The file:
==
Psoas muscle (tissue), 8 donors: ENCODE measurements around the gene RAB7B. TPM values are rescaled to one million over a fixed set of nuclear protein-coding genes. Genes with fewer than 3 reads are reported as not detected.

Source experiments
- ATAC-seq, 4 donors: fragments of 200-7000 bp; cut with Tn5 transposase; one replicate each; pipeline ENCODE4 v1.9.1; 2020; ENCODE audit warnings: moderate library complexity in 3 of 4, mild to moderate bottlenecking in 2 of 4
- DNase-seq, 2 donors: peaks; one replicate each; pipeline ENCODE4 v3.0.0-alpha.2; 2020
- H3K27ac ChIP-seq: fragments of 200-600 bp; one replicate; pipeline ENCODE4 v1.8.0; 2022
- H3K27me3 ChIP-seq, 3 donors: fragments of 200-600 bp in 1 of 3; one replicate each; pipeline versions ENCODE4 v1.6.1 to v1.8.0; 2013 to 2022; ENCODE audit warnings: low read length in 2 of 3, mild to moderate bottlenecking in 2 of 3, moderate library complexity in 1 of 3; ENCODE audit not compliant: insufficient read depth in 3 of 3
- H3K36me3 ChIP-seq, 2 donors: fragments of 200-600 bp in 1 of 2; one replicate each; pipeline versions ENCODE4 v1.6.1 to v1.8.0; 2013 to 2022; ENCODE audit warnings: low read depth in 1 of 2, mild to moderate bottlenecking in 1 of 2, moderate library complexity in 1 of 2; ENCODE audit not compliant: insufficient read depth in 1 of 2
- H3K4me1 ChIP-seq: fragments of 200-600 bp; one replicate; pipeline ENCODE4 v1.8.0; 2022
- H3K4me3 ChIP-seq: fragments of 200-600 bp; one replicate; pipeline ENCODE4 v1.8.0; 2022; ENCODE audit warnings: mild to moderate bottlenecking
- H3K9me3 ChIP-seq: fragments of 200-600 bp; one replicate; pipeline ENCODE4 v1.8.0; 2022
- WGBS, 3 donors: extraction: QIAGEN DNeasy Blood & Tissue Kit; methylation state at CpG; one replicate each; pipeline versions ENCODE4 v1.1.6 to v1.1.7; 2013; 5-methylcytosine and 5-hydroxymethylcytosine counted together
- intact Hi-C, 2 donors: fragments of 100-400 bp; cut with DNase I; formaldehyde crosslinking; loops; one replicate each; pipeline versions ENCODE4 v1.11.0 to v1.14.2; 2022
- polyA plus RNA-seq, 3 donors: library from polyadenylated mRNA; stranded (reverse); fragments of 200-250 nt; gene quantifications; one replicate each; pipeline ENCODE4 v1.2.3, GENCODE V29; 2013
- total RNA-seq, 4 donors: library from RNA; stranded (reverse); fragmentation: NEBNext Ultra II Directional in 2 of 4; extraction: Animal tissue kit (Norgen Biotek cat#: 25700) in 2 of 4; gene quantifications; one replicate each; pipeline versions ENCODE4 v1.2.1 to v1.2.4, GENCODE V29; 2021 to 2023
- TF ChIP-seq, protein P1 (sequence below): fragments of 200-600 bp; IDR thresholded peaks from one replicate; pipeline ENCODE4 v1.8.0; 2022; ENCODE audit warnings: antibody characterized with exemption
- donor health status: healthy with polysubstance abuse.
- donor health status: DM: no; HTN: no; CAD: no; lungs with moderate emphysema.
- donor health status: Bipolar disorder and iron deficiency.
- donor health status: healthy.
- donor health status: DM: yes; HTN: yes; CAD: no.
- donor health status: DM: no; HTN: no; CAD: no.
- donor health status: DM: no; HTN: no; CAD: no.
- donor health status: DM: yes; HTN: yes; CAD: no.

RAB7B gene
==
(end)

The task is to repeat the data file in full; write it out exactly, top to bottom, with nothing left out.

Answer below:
Psoas muscle (tissue), 8 donors: ENCODE measurements around the gene RAB7B. TPM values are rescaled to one million over a fixed set of nuclear protein-coding genes. Genes with fewer than 3 reads are reported as not detected.

Source experiments
- ATAC-seq, 4 donors: fragments of 200-7000 bp; cut with Tn5 transposase; one replicate each; pipeline ENCODE4 v1.9.1; 2020; ENCODE audit warnings: moderate library complexity in 3 of 4, mild to moderate bottlenecking in 2 of 4
- DNase-seq, 2 donors: peaks; one replicate each; pipeline ENCODE4 v3.0.0-alpha.2; 2020
- H3K27ac ChIP-seq: fragments of 200-600 bp; one replicate; pipeline ENCODE4 v1.8.0; 2022
- H3K27me3 ChIP-seq, 3 donors: fragments of 200-600 bp in 1 of 3; one replicate each; pipeline versions ENCODE4 v1.6.1 to v1.8.0; 2013 to 2022; ENCODE audit warnings: low read length in 2 of 3, mild to moderate bottlenecking in 2 of 3, moderate library complexity in 1 of 3; ENCODE audit not compliant: insufficient read depth in 3 of 3
- H3K36me3 ChIP-seq, 2 donors: fragments of 200-600 bp in 1 of 2; one replicate each; pipeline versions ENCODE4 v1.6.1 to v1.8.0; 2013 to 2022; ENCODE audit warnings: low read depth in 1 of 2, mild to moderate bottlenecking in 1 of 2, moderate library complexity in 1 of 2; ENCODE audit not compliant: insufficient read depth in 1 of 2
- H3K4me1 ChIP-seq: fragments of 200-600 bp; one replicate; pipeline ENCODE4 v1.8.0; 2022
- H3K4me3 ChIP-seq: fragments of 200-600 bp; one replicate; pipeline ENCODE4 v1.8.0; 2022; ENCODE audit warnings: mild to moderate bottlenecking
- H3K9me3 ChIP-seq: fragments of 200-600 bp; one replicate; pipeline ENCODE4 v1.8.0; 2022
- WGBS, 3 donors: extraction: QIAGEN DNeasy Blood & Tissue Kit; methylation state at CpG; one replicate each; pipeline versions ENCODE4 v1.1.6 to v1.1.7; 2013; 5-methylcytosine and 5-hydroxymethylcytosine counted together
- intact Hi-C, 2 donors: fragments of 100-400 bp; cut with DNase I; formaldehyde crosslinking; loops; one replicate each; pipeline versions ENCODE4 v1.11.0 to v1.14.2; 2022
- polyA plus RNA-seq, 3 donors: library from polyadenylated mRNA; stranded (reverse); fragments of 200-250 nt; gene quantifications; one replicate each; pipeline ENCODE4 v1.2.3, GENCODE V29; 2013
- total RNA-seq, 4 donors: library from RNA; stranded (reverse); fragmentation: NEBNext Ultra II Directional in 2 of 4; extraction: Animal tissue kit (Norgen Biotek cat#: 25700) in 2 of 4; gene quantifications; one replicate each; pipeline versions ENCODE4 v1.2.1 to v1.2.4, GENCODE V29; 2021 to 2023
- TF ChIP-seq, protein P1 (sequence below): fragments of 200-600 bp; IDR thresholded peaks from one replicate; pipeline ENCODE4 v1.8.0; 2022; ENCODE audit warnings: antibody characterized with exemption
- donor health status: healthy with polysubstance abuse.
- donor health status: DM: no; HTN: no; CAD: no; lungs with moderate emphysema.
- donor health status: Bipolar disorder and iron deficiency.
- donor health status: healthy.
- donor health status: DM: yes; HTN: yes; CAD: no.
- donor health status: DM: no; HTN: no; CAD: no.
- donor health status: DM: no; HTN: no; CAD: no.
- donor health status: DM: yes; HTN: yes; CAD: no.

RAB7B gene